- 1 Batman — hub for visiting Hasankeyf, not much else to visit
- Birecik — town on the Euphrates with a sanctuary on the cliffs overlooking the river for critically endangered bald ibises native to the area
- 2 Diyarbakir — the biggest city of the region with an old town surrounded by city walls
- 3 Gaziantep — another big city of the region, arguably the last "Europeanized" city when travelling east from here
- 4 Halfeti — historical town north of Birecik on the Euphrates, unfortunately half of which is swallowed by a dam lake, though this presents the unique experience of taking a boat tour to the citadel on the hill in what is essentially surrounded by otherwise semi-desert lands
- Harran — ancient village south of Urfa renowned for its "beehive" adobe houses topped by a dome
- 5 Hilvan
- 6 Kahramanmaras — squarely off the tourists' radar, this fairly large city is home to a bazaar and is nationally known for its ice-cream, thickened by orchid roots
- 7 Kahta — nearest village to Mount Nemrut, making it a convenient base to explore there
- 8 Mardin — a hilltop historical city with exquisite stonework architecture and Syriac churches
- 9 Urfa (officially Şanlıurfa) — wonderful city featuring arched Middle East architecture, Abraham's birthplace, and friendly locals in Arab dresses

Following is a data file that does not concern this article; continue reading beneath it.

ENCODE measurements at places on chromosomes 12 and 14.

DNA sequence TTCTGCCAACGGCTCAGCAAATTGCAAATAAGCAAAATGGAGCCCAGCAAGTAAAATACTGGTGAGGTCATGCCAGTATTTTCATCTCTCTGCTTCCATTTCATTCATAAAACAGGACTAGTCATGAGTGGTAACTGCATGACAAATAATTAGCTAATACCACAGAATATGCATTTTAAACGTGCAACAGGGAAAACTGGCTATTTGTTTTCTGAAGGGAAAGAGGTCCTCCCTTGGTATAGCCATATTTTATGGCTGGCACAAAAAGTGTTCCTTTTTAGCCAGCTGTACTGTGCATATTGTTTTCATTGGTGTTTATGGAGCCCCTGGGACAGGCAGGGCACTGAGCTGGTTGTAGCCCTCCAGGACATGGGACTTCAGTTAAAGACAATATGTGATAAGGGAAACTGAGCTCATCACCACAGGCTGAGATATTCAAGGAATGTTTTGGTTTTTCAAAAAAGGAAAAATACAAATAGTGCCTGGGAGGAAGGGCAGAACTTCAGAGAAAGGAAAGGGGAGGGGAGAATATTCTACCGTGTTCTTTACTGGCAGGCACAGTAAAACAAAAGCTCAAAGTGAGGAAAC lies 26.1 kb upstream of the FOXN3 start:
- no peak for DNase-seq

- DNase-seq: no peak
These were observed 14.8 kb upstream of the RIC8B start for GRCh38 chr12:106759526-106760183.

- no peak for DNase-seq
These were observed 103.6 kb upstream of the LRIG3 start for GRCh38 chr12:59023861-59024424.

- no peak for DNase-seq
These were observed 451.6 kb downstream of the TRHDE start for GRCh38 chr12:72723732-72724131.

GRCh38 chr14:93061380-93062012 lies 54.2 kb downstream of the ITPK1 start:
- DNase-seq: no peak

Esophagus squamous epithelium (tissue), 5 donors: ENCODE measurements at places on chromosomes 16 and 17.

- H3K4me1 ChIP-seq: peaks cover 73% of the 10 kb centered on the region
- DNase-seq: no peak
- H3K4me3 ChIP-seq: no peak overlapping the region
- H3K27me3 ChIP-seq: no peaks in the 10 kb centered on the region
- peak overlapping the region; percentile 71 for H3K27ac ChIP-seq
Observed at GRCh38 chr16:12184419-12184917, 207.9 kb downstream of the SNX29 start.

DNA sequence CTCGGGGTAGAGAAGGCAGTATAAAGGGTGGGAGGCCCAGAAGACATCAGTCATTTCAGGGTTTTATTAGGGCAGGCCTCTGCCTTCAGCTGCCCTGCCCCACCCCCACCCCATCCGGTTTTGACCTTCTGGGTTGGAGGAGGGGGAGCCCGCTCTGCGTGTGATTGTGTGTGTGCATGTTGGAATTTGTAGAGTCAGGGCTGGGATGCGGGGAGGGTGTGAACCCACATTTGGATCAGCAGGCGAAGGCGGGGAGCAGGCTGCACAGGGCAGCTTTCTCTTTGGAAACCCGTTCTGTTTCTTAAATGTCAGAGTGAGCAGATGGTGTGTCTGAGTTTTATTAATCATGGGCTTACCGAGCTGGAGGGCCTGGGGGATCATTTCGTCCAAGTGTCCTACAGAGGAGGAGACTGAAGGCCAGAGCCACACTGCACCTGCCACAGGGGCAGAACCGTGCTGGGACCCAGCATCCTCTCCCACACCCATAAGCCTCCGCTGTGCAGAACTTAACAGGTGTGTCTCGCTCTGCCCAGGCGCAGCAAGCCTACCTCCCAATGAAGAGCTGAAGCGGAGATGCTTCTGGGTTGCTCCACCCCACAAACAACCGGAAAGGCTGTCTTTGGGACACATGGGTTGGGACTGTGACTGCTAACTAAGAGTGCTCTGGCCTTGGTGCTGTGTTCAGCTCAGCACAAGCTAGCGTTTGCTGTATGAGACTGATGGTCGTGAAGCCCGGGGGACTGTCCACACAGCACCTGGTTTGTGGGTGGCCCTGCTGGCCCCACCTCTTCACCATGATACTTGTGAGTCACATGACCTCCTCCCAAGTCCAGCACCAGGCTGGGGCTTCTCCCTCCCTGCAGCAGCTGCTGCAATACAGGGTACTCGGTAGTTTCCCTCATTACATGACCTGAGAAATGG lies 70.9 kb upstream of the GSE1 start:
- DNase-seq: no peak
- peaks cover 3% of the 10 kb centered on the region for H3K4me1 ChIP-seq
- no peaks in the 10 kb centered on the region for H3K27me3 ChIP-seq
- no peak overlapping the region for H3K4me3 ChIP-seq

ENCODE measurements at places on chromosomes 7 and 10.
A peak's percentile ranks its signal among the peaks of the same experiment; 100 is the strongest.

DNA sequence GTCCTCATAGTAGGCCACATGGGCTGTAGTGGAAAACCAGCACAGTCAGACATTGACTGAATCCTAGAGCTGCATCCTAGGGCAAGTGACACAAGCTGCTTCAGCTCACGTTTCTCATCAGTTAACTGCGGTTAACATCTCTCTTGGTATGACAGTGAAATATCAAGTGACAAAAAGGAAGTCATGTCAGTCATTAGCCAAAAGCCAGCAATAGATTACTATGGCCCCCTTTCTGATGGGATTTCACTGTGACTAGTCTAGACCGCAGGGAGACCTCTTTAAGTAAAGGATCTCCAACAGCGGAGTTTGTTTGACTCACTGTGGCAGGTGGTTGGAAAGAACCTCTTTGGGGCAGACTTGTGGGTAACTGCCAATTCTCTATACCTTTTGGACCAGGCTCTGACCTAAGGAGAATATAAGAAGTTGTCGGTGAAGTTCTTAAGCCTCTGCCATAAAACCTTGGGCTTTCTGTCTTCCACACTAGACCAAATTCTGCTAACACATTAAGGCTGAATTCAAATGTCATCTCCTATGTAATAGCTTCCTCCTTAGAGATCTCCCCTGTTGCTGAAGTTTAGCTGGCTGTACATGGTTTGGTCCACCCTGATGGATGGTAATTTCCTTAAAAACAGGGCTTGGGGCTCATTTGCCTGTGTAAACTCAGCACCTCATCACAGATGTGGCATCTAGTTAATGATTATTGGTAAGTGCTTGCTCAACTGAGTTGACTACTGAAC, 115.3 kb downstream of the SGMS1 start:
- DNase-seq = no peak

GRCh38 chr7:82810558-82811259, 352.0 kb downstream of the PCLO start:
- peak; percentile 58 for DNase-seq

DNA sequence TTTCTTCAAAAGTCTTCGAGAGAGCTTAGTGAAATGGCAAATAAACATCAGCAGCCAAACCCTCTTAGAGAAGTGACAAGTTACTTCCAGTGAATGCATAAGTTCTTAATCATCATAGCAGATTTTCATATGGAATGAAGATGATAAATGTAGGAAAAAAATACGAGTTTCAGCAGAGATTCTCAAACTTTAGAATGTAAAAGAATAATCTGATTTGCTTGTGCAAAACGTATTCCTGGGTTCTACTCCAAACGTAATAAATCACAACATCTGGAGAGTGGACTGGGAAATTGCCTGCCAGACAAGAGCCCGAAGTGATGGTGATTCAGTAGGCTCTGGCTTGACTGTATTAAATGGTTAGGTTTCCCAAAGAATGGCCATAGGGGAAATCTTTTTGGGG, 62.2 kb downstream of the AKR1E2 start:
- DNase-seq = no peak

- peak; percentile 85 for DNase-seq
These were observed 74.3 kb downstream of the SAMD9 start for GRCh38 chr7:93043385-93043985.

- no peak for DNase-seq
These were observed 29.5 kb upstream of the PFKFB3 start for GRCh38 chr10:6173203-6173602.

- 10 Siirt
- 1 Hasankeyf — a village on the banks of Tigris with impressive ruins, caves, a citadel, and a bridge
- Lake Hazar (Hazar Gölü) — lying northwest of Diyarbakır, from which it is a two-hour train journey away, Lake Hazar is some sort of local resort amidst the mountains, and its crystal blue waters is awarded "Blue Flag", which guarantees water purity
- Nemrut Dagi (Mt. Nimrod) — a UNESCO World Heritage site with head statues on its summit
The southern half of the region is fairly shadeless plains (sometimes totally flat as far as eye can see) dominated by steppes that are bright yellow in summer. The northern half is hillier, but still mostly devoid of trees nonetheless.
Two major rivers of Middle East, namely Euphrates (Turkish: Fırat) and Tigris (Turkish: Dicle), after originating from the snowy mountains of Eastern Anatolia, flow through the region with many of region's cities and sites either directly on or near either one's banks, and then cross Turkey's southern border into Syria and Iraq.
While you may occasionally come across a tout in more touristy parts (e.g., Urfa) or kids asking for money — which is pretty much the full extent of their English vocabulary, apart from the ubiquitous hello — normally, the local people are extremely hospitable and friendly (sometimes to a fault) and are willing to help you in any way they can. They are just proud that, after so many years of armed conflict and political instability, travellers from faraway places are now making the effort to see their home towns.
Looking from outside, Southeastern Anatolia may seem to be inhabited by Kurds only, but when projected closer, you will find a diverse array of religions and ethnicities in the region, although not up to the levels once found during the Ottoman period.
The western quarter of the region, west of the Euphrates River to be more precise, are mostly populated by Turks, with villages populated by Kurds here and there. The majority of population east of the Euphrates, on the other hand, is Kurdish.